Disclaimer: It should be noted that as of December 15th, 2013 there is now active logging going on on Spiraltop. There are still no signs stopping one from entering and leaving but there is machines up on the ridge and the road does have logs blocking it which create some an artificial scramble over logs. Please be aware of this if you plan on hiking up Spiraltop.
Okay I was looking for a nice easier mountain for a number of people who had never been hiking before. The peak had to have good prominence, a decent view, a gradual grade up but also could only be reached by walking. The person driving and I did not want to do the usual I-90 super busy summits that we had already been on many times before. We were also looking for mountain that would be just easy enough for people who had been struggling with other health issues earlier. Finally the road had to be in good enough condition that a sports car could get to it. After doing some research we found the unofficially named “Spiraltop” five miles south of Elbe. This mountain is not to be confused with the officially named Spiral Butte located just east of White Pass.
Mount Storm King from the summit area
Ladd Peak from on the way up
Spiraltop located just south of Lake Alder and Elbe, Washington. The peak has earned its name because of the logging that is used to climb to the official summit. From what I saw there is no official summit register on the peak. The peak is also a legal hiking peak with there being no literature at the gate of the road. Despite this summit being less than 3000 feet of elevation, this summit has 1143 feet of prominence. The peak, despite its low elevation also contains good views especially of Mount Rainier. The other summits that can be view are also another Mount Storm King, Stahl Mountain and Double Top. The views start to go on and off from the 2000 foot level of the mountain. The summit does not contain a 360 panorama; however it does have good shots of Mount Rainier and even better views to the south as well.
The beautiful, legendary Tahoma
More views from the summit.
Map of the Route
The route is doable for most novice hikers, and peak baggers. At 5 miles roundtrip and roughly 1200 feet of elevation gain to steady road walk up the mountain go up at a good gradual pace. In summer, nothing more is needed to go up but leg power. The road just continues to spiral up the mountain until it reaches the summit. The road is gated, but in the first mile it is in good condition and very doable in a bike. Past that has the road goes higher it quickly becomes overgrown. The good road conditions give way to some shrubs at first and then as you go higher some thicker brush. By the time you start nearing the summit the road becomes fairly thick with shrubs. It is still navigable but in the next ten years or so it will become much harder to use this route to the summit unless more people start to hike up this mountain. The actual summit area is mostly forested with a decent view of Mount Rainier. Literally just feet from the summit lays a good open field though with great views to the south.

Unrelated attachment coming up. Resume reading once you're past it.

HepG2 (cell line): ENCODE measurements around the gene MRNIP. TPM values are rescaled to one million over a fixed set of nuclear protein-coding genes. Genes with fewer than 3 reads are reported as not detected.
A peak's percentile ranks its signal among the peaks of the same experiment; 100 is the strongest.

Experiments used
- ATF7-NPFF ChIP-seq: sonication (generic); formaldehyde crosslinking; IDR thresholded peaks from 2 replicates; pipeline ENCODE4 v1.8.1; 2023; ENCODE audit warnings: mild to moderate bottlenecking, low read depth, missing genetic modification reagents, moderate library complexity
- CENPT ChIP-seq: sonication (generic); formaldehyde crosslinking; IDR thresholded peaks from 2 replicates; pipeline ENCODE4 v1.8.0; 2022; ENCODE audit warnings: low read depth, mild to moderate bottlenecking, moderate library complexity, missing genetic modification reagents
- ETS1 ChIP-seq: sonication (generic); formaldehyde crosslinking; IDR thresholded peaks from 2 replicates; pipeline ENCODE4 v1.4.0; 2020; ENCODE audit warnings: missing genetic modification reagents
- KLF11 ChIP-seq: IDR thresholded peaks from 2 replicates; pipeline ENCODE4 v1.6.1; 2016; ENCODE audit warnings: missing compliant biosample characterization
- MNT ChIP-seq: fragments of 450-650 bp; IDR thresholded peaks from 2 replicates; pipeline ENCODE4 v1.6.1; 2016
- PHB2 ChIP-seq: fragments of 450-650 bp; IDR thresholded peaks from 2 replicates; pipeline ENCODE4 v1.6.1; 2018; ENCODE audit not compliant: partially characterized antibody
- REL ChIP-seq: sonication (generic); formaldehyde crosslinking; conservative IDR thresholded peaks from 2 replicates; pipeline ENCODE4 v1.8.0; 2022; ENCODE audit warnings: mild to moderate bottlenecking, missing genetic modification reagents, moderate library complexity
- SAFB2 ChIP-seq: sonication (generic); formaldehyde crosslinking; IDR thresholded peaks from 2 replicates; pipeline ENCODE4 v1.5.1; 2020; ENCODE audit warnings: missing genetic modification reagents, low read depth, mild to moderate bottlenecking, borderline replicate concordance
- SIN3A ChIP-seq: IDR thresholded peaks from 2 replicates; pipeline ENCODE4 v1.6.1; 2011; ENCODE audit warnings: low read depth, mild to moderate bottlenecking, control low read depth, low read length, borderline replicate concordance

The road down from the summit
Spiraltop from the road up
In winter provided Forest Road 74 is navigable, Spiraltop might make a decent snowshoe mountain. The steady gradual way up would be great for snowshoeing. The avalanche danger here would be moderate with only one open area that I saw that would cause potential issues. The only major issue is that higher up on the road the vegetation is beginning to get thick which might cause some problems with people in snowshoes. Outside of those issues this peak does have strong potential for being a good snowshoe destination.
VIA THE SPIRALTOP ROAD: From route 512 just west of Pullayup you want to take Route 7. Twenty miles down the road there is a detour which send you through the town of Eatonville. From there follow the detour all of the way to Lake Alder where you will pick back up Route 7 and take it to Elbe. From Elbe Washington take Route 7 South roughly five miles south. Take a right (west) onto Forest Road 74 and take that about one mile. To your right across the way from a pond and wetland will be a gated road. Park along the side so that potential trucks can get through if needed.
From what I saw on the trailhead area none. Hard to say if this is public or private land but there is no literature at the trailhead.
When to Climb
It is definitely an all season mountain. Unless you are specifically going with people who have never hiked up a mountain before I would recommend winter provided Forest Road 74 is open. There are some brushy area that might cause some snowshoe problem bt as of right now it seems very doable in snowshoes. Fall might be pretty on this mountain because there are a lot decidious trees on the way up and there is potential for good fall color here.
There is no sign banning it but I personally would not have any desire to camp there. It five miles roundtrip and can be done in 4 hours or less.